Thursday, June 20, 2013

Making Connections

Mango yoga
     Yoga at 7 a.m. under a mango tree in a Balinese garden.  ( I know... go ahead and hate me now.)  Well, those of you who know me can laugh about the 7 a.m. part but the yoga was a truly beautiful experience.  Our Slovakian teacher led us through the gentle deep breathing yoga that I love. But this was Mother Earth yoga. I kept flicking insects - both familiar and unrecognizable -  off my mat. Surprisingly though, no mosquitoes.  It was hot and even more humid, even at 7 a.m.  Back home, this would be sold as hot yoga with Mother Nature supplying the sauna.  
     Our teacher encouraged us to settle our feet into the ground, feeling the earth beneath us.  Moving into triangle pose, I found myself looking up into the sunlight filtering through the mango tree above me.  Roosters were crowing as we moved into corpse pose.  Lying quietly, I remembered that nature isn’t still at all.  I could hear the birds calling raucously, roosters crowing, dogs barking, insects humming.  Dirt from the garden dusted my ankles and arms from their moments off the mat.  As we finished, the garden’s owner, dressed in a sarong and kabaya, walked quietly past, carrying morning offerings of rice, fruit and flowers for the Hindu family altar at the front of the garden.   It was a moment of deep connection with life, lying between earth and sky, under a mango tree.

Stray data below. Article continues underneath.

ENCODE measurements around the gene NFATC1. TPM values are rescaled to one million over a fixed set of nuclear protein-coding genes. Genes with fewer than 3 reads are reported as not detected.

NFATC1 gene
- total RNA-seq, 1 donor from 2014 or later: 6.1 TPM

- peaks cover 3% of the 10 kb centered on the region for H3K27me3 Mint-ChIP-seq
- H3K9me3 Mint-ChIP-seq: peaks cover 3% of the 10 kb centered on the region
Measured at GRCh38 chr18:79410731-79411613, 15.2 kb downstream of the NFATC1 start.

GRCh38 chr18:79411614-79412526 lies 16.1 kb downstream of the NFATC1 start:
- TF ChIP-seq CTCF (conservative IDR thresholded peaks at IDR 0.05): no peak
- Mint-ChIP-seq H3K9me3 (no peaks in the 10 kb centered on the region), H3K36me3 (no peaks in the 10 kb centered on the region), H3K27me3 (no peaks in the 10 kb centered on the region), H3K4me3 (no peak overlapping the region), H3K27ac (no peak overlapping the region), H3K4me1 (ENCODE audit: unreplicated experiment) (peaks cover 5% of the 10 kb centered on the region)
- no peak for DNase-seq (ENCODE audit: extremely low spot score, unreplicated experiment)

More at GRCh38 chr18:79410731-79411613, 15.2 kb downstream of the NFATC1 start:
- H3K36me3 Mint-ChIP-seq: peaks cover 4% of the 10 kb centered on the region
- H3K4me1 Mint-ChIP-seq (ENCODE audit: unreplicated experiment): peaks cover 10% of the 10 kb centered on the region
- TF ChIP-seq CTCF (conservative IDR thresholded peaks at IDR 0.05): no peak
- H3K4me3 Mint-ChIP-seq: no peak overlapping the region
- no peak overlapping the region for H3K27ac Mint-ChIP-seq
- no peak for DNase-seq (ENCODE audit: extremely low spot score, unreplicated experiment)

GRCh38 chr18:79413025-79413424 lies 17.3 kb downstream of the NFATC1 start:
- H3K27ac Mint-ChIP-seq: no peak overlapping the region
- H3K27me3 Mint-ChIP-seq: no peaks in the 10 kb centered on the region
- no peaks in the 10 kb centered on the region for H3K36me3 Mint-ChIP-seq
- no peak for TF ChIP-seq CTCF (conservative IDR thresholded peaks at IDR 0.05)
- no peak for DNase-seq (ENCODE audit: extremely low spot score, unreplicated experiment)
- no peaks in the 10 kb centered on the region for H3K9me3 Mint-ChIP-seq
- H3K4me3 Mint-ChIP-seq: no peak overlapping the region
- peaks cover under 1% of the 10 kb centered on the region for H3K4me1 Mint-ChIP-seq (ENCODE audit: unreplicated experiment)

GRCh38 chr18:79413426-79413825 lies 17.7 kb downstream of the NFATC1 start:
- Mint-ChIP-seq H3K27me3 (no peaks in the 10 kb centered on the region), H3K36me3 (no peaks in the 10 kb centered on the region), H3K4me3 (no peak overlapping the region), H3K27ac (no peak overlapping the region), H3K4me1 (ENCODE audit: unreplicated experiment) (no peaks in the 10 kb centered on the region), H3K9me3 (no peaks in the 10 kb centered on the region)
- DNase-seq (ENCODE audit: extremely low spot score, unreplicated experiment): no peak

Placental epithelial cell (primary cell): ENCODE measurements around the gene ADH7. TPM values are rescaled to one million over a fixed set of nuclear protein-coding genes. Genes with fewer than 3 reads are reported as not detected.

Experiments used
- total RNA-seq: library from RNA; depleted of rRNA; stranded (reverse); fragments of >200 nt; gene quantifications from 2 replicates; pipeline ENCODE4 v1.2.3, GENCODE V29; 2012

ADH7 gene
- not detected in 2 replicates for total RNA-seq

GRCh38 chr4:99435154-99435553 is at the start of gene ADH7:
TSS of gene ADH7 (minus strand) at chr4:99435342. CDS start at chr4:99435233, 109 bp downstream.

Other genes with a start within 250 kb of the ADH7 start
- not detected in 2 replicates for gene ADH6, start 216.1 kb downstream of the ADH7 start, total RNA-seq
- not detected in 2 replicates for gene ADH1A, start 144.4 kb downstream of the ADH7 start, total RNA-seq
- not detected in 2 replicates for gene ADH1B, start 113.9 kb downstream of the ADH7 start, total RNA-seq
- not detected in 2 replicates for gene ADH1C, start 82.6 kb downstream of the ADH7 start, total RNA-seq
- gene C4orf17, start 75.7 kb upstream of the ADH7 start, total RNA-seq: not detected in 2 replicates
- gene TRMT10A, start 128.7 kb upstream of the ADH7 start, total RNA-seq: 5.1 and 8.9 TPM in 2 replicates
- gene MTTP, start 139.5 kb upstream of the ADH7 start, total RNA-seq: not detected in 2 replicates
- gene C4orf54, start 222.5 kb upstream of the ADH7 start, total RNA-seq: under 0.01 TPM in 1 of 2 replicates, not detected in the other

Softening Up